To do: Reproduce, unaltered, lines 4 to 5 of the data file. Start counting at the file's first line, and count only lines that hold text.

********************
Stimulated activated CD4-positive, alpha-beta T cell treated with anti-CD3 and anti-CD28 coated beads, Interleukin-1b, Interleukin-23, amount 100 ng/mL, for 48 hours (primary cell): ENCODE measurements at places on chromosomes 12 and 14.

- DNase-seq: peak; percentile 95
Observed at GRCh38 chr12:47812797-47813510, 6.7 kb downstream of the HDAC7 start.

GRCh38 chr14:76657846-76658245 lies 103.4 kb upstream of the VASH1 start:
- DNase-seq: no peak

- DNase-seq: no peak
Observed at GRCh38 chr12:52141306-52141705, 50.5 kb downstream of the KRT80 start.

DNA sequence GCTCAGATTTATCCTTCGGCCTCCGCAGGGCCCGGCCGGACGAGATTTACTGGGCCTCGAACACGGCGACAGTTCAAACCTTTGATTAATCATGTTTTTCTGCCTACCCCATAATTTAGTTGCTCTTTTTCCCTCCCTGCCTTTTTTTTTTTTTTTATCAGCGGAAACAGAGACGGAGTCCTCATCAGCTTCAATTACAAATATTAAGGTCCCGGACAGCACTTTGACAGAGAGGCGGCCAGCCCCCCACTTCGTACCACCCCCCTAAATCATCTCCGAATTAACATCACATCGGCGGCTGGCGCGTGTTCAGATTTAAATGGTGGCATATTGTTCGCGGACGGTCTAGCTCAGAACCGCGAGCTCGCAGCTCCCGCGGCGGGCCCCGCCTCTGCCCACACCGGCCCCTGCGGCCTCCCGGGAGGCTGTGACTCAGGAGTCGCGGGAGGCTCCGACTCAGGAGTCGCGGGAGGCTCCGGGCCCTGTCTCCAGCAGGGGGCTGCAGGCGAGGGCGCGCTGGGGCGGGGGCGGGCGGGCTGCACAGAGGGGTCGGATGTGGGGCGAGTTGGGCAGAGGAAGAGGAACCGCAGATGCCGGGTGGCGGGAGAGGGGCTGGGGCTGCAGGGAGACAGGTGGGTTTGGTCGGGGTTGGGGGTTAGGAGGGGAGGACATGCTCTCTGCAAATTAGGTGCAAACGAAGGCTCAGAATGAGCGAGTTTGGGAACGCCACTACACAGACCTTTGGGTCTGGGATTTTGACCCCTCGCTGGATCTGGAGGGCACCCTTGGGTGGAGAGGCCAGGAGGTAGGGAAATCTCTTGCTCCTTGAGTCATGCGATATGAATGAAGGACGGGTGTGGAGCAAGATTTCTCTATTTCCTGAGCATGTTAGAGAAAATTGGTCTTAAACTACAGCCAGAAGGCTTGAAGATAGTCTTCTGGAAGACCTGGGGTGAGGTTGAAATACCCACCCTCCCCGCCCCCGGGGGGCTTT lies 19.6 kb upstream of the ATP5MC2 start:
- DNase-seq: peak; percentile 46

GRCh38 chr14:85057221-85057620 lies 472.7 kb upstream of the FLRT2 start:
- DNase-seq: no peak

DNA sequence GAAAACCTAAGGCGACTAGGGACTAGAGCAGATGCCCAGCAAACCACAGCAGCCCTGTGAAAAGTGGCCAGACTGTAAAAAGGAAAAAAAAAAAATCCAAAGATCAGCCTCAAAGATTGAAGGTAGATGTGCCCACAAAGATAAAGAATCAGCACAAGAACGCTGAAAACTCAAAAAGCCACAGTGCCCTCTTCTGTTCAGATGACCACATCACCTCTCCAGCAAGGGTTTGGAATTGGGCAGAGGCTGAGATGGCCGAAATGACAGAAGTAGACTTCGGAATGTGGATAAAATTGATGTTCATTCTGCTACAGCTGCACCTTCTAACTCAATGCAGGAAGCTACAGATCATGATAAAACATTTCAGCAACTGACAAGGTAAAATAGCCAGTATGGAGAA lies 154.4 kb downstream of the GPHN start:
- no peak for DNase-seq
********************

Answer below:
GRCh38 chr14:76657846-76658245 lies 103.4 kb upstream of the VASH1 start:
- DNase-seq: no peak